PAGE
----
Metal-Microbe Mineral Interactions

metal microbe

Interactions between microorganisms, minerals and dissolved metals can influence a variety of geochemical processes. For example, due to their extremely high surface-area-to-volume ratio, and due to the presence of specific cell wall functional groups with high affinities for dissolved metals, bacterial surfaces are very efficient metal sorbents.

Adsorption of metals by bacteria may affect mineral dissolution and precipitation, transport of metallic contaminants, and formation of some low-temperature ore deposits. Further, because metal adsorption affects the chemical and electric properties of the cell surfaces, it may also affect their ability to adsorb organics or to adhere to mineral surfaces. In addition to the reactivity of their surfaces, it is their distribution and quantity that lead bacteria to influence so many important geochemical processes.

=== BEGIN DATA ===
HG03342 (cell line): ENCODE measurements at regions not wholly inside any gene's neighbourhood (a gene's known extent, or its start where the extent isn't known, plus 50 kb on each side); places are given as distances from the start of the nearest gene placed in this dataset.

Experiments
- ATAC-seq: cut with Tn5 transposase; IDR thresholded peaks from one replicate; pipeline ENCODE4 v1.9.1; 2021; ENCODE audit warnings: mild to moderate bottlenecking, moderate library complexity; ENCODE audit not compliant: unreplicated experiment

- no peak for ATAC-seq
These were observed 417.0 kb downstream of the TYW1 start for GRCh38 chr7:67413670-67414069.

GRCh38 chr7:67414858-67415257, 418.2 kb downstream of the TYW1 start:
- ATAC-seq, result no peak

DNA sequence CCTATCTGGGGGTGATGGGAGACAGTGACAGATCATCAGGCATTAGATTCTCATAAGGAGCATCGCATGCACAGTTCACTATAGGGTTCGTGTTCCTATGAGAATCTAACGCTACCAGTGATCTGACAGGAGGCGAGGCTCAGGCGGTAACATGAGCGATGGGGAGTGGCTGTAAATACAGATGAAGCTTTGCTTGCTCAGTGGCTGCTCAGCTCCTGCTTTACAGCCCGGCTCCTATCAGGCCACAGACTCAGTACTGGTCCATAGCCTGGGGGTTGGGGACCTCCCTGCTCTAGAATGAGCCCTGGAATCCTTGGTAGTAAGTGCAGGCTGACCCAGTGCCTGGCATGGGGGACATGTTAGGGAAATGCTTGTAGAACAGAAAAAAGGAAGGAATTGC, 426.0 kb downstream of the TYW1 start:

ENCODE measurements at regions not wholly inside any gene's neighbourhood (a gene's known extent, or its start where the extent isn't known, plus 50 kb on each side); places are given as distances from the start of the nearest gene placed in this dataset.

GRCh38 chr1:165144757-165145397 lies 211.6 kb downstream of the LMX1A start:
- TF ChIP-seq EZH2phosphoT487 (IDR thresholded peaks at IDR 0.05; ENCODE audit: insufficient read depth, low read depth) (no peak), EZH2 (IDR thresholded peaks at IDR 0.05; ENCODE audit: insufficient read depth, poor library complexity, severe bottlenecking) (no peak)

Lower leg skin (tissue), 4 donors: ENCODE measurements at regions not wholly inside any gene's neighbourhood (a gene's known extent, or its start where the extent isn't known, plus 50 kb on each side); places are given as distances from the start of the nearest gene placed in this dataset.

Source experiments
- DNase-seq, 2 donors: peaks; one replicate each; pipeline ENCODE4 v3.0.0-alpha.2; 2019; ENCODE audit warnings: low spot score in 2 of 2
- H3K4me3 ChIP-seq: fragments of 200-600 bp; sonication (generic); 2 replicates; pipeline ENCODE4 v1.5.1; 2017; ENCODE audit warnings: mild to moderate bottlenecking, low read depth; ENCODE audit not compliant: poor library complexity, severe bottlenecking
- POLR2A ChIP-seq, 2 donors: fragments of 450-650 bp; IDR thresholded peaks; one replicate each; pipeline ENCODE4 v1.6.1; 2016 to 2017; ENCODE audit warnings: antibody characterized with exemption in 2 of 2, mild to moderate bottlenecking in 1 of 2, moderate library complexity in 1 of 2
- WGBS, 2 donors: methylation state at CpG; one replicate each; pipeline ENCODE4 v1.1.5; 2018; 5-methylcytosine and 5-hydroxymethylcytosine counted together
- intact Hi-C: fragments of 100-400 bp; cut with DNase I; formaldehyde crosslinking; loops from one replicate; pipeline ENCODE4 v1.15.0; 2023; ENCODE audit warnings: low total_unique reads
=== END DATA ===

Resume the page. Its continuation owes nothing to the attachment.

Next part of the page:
Bacteria are found in almost all fluid-rock systems, including fresh and saline surface waters, groundwaters, deep-sea hydrothermal systems and deep sedimentary basins. Bacteria do not merely exist in these fluid-rock systems, they proliferate.

With their ubiquity and their ability to adsorb metals considered together, it becomes apparent that bacteria have the potential to influence the distribution and transport of mass in many fluid-rock systems.

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